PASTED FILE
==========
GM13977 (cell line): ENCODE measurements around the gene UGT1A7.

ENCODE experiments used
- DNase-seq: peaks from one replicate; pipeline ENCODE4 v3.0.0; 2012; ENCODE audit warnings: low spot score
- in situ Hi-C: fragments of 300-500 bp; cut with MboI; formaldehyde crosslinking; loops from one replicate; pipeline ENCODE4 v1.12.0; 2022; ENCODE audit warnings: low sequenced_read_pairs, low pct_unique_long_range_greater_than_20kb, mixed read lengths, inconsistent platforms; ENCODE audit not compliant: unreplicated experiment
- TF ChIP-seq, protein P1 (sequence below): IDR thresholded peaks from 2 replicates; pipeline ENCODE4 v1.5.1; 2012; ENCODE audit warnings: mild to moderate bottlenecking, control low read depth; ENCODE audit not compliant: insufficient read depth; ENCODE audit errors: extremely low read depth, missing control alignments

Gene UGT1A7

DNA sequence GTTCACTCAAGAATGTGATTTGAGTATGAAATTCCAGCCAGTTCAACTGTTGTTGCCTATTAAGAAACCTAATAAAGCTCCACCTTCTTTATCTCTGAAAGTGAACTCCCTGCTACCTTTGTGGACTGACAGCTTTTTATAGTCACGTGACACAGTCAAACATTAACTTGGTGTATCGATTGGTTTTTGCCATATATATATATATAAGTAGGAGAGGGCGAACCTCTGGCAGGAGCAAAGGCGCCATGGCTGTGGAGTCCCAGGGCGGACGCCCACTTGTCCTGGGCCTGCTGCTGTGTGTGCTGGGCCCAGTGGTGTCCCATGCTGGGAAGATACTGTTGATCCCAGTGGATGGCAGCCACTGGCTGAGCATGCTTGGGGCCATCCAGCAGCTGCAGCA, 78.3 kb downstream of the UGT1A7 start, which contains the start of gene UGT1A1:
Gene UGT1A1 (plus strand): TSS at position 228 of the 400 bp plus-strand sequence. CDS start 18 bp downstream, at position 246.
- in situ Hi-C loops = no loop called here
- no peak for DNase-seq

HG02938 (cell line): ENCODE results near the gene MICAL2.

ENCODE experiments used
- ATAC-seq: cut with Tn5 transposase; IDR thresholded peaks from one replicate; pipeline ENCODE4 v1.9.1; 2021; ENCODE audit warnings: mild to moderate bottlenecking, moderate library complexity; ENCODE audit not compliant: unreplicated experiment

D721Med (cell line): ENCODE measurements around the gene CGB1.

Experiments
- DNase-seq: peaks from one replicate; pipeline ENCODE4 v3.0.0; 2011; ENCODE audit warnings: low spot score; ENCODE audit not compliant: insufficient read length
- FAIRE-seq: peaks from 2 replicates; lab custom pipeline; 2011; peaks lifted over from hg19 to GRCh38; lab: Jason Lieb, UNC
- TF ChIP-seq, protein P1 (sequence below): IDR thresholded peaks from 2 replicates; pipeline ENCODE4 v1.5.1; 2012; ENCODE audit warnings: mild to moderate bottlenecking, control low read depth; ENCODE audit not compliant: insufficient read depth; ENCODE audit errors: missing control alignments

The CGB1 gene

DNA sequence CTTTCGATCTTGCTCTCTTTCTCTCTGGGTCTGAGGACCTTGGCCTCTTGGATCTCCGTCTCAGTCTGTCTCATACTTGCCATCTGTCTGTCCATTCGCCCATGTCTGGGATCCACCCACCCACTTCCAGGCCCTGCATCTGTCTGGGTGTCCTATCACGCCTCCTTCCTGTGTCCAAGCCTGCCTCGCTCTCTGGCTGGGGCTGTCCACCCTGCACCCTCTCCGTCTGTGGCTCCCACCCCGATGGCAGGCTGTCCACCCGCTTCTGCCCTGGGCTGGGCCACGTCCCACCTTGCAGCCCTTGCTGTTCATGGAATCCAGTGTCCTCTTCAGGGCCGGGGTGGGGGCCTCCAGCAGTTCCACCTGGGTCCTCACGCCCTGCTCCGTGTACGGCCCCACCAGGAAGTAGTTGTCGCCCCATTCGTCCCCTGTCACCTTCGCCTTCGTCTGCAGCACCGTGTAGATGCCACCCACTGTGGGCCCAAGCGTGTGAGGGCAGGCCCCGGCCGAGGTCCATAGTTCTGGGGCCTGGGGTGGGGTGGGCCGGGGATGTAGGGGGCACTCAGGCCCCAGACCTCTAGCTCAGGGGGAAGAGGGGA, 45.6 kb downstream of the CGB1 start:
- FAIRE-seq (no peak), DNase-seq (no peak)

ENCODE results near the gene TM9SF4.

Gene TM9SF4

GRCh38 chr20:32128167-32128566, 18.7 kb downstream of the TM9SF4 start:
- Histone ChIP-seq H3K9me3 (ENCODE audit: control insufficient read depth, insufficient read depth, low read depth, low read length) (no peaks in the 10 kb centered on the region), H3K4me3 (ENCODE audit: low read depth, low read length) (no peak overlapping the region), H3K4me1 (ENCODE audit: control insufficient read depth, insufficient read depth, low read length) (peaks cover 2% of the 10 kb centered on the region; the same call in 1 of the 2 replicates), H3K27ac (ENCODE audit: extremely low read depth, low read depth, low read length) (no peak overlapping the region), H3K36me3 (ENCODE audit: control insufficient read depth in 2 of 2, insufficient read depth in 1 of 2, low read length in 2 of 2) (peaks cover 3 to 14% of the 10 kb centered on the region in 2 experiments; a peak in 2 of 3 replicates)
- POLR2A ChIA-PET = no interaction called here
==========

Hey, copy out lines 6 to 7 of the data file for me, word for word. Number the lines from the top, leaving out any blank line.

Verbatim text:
Gene UGT1A7

DNA sequence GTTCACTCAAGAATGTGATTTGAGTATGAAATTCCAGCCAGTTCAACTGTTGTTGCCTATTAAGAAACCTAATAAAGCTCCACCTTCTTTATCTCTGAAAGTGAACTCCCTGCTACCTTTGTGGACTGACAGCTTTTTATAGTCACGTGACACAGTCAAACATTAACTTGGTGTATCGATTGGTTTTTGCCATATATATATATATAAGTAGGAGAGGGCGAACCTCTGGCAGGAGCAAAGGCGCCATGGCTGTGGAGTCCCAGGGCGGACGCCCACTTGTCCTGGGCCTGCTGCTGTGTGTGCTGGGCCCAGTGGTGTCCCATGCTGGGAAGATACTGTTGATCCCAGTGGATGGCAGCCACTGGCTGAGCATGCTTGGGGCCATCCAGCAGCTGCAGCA, 78.3 kb downstream of the UGT1A7 start, which contains the start of gene UGT1A1: